From a letter written in July 1961 by the psychiatrist Howard Rome, who treated Ernest Hemingway at the Mayo Clinic, in Rochester, Minnesota, before the writer’s suicide earlier that month. The letter is addressed to Hemingway’s widow, Mary. Ernest Hemingway, a biography by Mary Dearborn, will be published in May by Knopf.
As you might imagine, I’ve asked myself the same questions. A discussion of suicide was threaded through all of our talks from the very first day. He said that I could trust him; in fact, he pointed out that I had no alternative but to trust him. In demonstration of this, he then pointed out that if he really wanted to destroy himself there were mirrors of glass, belts, ways in which he could secrete medications and the rest. Unless I could trust him and he trust me, we had not the beginnings of a means to work effectively. I said I needed his word, which would be good enough for me, and he said I had it, and we formally shook hands to seal the bargain.
From that time on, he was on his own. He went out almost daily for walks, swims, target shooting, meals, trips to the Mississippi, and was meticulous about announcing his comings and goings to the nurses.
Our conversations repeatedly got back to the future: what were the pros and cons of a permanent residence in Idaho against someplace in Europe or Africa?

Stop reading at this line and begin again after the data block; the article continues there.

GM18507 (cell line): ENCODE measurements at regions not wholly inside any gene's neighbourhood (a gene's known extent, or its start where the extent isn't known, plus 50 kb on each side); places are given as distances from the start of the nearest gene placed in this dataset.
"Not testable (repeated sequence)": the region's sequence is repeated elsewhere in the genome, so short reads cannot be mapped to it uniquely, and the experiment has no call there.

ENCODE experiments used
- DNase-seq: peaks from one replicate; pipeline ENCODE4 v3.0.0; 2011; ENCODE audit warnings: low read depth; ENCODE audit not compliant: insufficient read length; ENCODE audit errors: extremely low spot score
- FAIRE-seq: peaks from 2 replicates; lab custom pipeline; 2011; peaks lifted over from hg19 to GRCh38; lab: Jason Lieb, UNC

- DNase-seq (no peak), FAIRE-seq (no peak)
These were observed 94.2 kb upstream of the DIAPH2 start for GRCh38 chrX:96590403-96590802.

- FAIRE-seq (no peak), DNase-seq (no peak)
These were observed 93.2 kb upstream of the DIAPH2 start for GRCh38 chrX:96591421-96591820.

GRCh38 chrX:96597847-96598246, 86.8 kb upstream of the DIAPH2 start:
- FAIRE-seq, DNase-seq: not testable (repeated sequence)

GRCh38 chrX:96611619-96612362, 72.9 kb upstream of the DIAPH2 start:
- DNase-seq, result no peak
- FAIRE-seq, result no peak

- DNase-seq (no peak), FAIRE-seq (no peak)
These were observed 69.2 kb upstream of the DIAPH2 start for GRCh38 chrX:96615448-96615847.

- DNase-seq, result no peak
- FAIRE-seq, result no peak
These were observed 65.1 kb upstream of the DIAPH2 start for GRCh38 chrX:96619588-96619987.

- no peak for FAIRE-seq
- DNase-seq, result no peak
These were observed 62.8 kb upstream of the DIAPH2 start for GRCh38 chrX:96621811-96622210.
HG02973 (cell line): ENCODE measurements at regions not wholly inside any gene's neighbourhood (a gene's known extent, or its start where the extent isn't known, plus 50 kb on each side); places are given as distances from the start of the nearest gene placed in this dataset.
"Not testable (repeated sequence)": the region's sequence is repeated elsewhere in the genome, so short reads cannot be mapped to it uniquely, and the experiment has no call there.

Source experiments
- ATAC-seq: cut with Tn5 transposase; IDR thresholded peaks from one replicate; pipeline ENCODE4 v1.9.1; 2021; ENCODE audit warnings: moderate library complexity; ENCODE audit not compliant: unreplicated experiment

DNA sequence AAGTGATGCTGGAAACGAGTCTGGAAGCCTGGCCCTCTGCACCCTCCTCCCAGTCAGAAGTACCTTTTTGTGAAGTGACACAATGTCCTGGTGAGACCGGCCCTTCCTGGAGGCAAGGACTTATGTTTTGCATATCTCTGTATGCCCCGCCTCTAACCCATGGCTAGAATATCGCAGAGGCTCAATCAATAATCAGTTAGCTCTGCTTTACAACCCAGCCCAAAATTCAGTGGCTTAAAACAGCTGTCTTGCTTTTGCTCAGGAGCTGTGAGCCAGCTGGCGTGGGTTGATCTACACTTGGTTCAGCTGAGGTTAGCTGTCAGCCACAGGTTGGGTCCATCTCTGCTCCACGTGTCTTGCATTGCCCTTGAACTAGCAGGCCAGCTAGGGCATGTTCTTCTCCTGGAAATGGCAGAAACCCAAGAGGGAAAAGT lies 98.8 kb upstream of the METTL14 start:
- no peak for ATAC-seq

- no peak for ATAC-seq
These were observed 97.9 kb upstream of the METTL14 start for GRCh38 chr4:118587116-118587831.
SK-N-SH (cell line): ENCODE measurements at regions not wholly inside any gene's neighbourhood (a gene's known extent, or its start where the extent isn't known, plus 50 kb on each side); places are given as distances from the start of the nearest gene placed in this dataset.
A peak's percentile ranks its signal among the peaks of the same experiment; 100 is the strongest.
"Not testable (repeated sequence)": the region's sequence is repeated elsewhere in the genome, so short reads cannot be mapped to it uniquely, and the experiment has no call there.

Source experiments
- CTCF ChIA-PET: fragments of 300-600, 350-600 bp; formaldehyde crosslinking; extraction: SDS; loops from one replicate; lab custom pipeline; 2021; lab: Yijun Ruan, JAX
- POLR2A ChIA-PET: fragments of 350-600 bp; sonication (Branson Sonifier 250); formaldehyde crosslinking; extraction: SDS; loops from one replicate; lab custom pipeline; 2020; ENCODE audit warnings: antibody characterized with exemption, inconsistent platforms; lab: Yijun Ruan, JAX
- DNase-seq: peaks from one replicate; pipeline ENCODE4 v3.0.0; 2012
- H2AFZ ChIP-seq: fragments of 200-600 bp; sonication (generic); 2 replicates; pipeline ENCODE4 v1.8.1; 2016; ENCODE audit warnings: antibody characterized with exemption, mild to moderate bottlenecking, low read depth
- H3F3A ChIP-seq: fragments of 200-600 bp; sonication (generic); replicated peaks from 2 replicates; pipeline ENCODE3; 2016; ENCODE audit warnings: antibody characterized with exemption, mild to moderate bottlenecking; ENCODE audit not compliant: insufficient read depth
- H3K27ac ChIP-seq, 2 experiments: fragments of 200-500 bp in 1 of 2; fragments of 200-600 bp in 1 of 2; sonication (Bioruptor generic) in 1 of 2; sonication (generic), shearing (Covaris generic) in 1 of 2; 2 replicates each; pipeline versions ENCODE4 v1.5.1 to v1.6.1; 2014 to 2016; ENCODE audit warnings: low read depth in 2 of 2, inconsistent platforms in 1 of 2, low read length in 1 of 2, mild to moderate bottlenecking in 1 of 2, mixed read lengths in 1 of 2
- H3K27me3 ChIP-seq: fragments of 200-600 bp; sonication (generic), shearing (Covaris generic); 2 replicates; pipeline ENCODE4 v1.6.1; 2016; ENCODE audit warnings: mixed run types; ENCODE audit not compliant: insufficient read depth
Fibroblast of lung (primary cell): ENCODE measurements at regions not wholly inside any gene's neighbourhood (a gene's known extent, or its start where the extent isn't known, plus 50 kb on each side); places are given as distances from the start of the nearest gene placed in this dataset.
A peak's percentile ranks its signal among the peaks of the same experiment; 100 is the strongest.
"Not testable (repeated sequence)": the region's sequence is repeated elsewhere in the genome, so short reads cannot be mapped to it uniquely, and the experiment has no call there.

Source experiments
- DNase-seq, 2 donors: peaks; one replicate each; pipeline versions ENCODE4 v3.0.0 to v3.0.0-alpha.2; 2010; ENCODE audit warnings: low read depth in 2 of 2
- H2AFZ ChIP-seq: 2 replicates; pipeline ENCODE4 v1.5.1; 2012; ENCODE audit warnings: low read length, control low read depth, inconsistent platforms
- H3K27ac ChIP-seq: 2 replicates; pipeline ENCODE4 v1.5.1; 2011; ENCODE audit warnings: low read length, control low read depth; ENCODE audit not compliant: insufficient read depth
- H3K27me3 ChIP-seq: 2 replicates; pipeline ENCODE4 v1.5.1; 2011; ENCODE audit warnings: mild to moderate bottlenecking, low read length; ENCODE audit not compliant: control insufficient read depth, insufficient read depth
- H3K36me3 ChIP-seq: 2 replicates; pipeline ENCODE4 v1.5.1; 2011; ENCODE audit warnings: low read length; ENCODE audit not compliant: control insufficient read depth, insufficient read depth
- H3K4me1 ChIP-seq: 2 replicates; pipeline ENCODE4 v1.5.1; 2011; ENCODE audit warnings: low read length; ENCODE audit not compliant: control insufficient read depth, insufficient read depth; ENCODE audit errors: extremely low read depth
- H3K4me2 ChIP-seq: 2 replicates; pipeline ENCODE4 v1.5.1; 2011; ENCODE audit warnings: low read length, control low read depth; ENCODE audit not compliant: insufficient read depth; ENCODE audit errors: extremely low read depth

I was convinced that the suicidal risk was minimal. It was this that prompted me to say to you that I felt I had to trust him, that if he were ever to get back to work, which was life for him, he had to get to it free of doctors, nurses, and all of the encumbrances which were a perpetual reminder of sickness.
I felt that he was being absolutely frank with me; particularly was I convinced of this when he freely talked about his fears. They weren’t the usual kind. For the most part they centered on a deep concern about doing things the right way.
When we talked about his writing, I came to be convinced not only of his need but also of his desire to get back to work.
This is why I felt his discharge from the hospital was necessary. He was keen to go but, as I said, didn’t push it, and the decision was mine. Before you came back from Chicago he was enthusiastically involved in sorting his papers, and there was an air of expectation to all of the preparations, which he undertook with gusto. He talked to a variety of people about various routes; he weighed the pros and cons of flying versus driving; as far as I could see, this was hardly the activity of a man bent on suicide.
The core question is what more could or should have been done. Should he have gone to a mental hospital for safeguarding? What more signs would one have to have to tell that he had recovered? Thinking about these has led me to the conclusion that had I to do it over again today, I would do again as I did then.
I think I can appreciate what this has meant to you; the whole ghastly, horrible realization of its finality. All of the endless echoes of why, why, why, why. And the totally unsatisfying answers.